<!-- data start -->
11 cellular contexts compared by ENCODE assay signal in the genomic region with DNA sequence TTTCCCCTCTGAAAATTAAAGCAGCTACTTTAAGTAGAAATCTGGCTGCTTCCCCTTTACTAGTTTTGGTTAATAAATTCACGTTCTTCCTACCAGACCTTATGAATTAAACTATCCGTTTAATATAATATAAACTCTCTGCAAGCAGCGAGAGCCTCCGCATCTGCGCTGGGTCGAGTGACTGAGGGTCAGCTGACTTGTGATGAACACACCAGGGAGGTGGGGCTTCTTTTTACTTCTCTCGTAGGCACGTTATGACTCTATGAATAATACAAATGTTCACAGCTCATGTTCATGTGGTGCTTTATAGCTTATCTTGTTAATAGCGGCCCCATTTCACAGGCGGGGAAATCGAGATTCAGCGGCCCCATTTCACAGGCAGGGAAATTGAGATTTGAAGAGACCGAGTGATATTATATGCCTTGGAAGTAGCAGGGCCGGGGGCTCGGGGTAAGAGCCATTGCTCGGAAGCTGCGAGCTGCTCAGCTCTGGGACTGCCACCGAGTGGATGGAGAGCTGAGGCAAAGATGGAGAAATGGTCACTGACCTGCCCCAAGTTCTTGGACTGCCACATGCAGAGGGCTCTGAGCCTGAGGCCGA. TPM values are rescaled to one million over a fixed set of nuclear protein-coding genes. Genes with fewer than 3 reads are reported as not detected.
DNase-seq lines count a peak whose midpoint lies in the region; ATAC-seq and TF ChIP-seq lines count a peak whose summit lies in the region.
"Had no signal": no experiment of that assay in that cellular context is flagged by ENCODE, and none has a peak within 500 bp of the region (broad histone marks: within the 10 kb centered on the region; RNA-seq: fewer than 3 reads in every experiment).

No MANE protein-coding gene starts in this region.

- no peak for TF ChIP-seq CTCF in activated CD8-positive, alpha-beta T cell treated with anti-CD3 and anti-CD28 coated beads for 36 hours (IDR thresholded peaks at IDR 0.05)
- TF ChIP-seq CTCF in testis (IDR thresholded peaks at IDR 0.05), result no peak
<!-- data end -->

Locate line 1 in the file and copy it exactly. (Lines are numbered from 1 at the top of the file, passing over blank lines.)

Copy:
11 cellular contexts compared by ENCODE assay signal in the genomic region with DNA sequence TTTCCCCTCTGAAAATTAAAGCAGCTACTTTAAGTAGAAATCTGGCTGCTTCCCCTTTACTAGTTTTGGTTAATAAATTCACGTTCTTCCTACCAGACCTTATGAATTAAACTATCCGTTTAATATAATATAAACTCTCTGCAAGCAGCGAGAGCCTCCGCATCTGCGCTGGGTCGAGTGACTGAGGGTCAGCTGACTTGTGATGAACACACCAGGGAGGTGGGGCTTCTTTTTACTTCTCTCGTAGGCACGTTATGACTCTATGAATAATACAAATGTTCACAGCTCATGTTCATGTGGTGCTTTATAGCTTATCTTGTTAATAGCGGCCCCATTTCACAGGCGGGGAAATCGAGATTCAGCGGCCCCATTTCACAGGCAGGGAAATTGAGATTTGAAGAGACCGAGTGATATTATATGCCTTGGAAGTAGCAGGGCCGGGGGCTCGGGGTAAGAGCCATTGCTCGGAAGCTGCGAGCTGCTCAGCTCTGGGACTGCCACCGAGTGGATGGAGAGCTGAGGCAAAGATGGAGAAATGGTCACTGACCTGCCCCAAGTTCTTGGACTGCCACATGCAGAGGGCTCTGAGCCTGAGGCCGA. TPM values are rescaled to one million over a fixed set of nuclear protein-coding genes. Genes with fewer than 3 reads are reported as not detected.